A Man After His Own Heart: A True Story



On A Rainy December Night In 1998, Charles Siebert Was Given The Rare Opportunity To Accompany A Team Of Surgeons Both In The Harvesting Of A Human Heart From The Body Of A Young Woman Who D Recently Died, And In The Subsequent Implantation Of That Heart Into A Waiting Recipient Beginning With His Harrowing Weeklong Wait For The Harvest Call, Siebert Weaves A Seamless Series Of Reflections About History S Obsession With This Central And Vital Organ And About Modern Science S Latest Startling Discoveries Concerning Both The Heart S Biological Origins And Its Long Intuited Role In The Play Of Our Emotions The Resulting Mix Is A Journey Into The Literal And Gurative Heart Of Our Being And The Previously Unexplored Ways In Which The Matter Of Modern Science And Timeless Metaphor Meet.A Man After His Own Heart: A True Story

Charles Siebert is a poet, journalist, essayist, and contributing writer for The New York Times Sunday Magazine His work has appeared in a broad array of publications, including The New York Times Sunday Magazine, The New Yorker, Harper s, Vanity Fair, Outside, Esquire, and Men s Journal.

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  • Paperback
  • 288 pages
  • A Man After His Own Heart: A True Story
  • Charles Siebert
  • English
  • 07 September 2017
  • 9780609802601

10 thoughts on “A Man After His Own Heart: A True Story

  1. says:

    As a liver transplant recipient, I couldn t wait to read about what I thought was going to be an amazing story about the transplant process from harvest to recipient However, the book was nothing like what I expected The story itself focuses on the main character s father and his heart problems, and how that sparked an interest into knowing as much as possible about the human heart The book itself is incredibly well researched so I give credit to Siebert for that However, I did not like his style of writing at all It s almost as if he were a vocabularian I know, not a real word egotist, using difficult words to describe any situation, even the most simple situations that don t require such infrequently used words I had to plow through it at times, which was painful, just to make progress And in the end, I was disappoi...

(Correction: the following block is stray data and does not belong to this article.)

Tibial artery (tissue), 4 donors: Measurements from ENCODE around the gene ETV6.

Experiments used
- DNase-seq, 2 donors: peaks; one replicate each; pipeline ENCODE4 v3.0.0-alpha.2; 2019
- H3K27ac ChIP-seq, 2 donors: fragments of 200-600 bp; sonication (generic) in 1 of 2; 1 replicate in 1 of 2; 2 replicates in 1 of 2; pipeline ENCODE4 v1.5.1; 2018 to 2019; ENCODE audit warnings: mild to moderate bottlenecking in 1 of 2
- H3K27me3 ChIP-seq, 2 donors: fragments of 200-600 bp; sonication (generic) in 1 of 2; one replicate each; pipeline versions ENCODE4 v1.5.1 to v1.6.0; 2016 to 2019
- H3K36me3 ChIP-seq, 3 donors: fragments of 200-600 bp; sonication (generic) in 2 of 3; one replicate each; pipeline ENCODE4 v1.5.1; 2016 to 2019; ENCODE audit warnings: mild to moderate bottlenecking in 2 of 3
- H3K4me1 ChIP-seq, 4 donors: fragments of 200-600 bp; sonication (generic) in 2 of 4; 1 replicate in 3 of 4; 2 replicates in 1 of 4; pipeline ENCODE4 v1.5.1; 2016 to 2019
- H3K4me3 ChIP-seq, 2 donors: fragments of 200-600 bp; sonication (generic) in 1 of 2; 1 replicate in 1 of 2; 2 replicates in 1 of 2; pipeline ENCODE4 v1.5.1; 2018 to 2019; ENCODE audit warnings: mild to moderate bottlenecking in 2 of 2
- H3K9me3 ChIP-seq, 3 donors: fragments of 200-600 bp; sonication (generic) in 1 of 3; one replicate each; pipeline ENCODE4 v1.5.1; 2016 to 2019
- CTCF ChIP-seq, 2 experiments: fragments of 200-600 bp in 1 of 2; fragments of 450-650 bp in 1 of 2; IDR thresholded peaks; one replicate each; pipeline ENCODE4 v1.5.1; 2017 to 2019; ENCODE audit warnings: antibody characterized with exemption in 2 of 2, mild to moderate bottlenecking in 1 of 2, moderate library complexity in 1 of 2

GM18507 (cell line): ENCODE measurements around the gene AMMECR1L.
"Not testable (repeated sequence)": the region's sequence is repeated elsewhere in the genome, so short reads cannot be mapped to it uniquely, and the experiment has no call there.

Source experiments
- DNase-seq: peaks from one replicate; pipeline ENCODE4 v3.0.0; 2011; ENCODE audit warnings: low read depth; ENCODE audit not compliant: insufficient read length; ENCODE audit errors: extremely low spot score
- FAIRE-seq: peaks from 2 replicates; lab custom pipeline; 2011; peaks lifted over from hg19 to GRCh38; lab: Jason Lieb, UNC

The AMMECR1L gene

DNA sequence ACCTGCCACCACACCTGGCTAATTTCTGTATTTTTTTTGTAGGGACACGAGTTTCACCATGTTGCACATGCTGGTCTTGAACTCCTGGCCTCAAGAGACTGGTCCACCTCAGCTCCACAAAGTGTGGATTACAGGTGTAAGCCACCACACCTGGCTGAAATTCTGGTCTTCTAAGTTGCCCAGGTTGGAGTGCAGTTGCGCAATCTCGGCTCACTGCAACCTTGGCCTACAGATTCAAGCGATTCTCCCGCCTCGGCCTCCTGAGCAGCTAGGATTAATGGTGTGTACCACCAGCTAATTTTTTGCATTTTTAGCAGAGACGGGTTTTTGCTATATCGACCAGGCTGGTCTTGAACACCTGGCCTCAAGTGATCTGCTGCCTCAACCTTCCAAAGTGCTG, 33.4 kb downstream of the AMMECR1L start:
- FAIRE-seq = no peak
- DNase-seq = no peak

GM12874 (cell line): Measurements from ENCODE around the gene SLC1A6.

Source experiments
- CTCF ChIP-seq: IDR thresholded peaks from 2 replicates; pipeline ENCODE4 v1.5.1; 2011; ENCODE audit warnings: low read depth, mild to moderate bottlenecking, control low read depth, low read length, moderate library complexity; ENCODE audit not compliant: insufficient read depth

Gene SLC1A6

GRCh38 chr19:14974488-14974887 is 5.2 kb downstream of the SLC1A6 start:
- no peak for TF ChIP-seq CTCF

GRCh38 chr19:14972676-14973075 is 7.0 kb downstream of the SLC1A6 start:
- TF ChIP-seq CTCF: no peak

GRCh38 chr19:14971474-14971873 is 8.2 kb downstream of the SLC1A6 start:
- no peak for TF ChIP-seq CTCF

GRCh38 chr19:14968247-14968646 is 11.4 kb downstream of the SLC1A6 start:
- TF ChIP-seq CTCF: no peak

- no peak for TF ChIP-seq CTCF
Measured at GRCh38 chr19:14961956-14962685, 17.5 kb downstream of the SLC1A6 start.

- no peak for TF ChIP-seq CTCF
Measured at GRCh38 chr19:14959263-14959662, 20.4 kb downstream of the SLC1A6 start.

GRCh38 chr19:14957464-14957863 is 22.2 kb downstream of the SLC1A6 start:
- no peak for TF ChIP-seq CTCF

2. says:

    I bought this book than a decade ago, as I was beginning my own journey to a better understanding of the physical and metaphorical heart I paused my read of this book pretty early, as it proved MUCH memoir y than heart knowledge focused I picked it up again finally, and got through it this weekend, but my feelings didn t change much I have all respect for the author, his family, and his experiences, and I appreciate the great research he did into certain aspects of the heart, both its triumphs and its failings The book is categorized as science, and as science, I found it super self indulgent, with intense repetition of family introspections and a relatively minimal page count dedicated to introspections on the heart itself Were the book categorized as memoir, expectation...

  3. says:

    This book made me really interested in the biology of the human heartit was a great combination of science and self discovery however the author jumped around quite a bit so that took a little getting used to.

  4. says:

    Yep, hearts are pretty important.

  5. says:

    This book is as much poetry as it is science journalism There are some metaphors in here that will forgive the pun break your heart.

  6. says:

    This is a must read, perhaps closer to Valentine s Day A very well written book which intertwines the author s search for factual information and his attempt to understand his own mortality.

  7. says:

    I enjoyed this book about many aspects of the heart but it didn t really speak to me by the end

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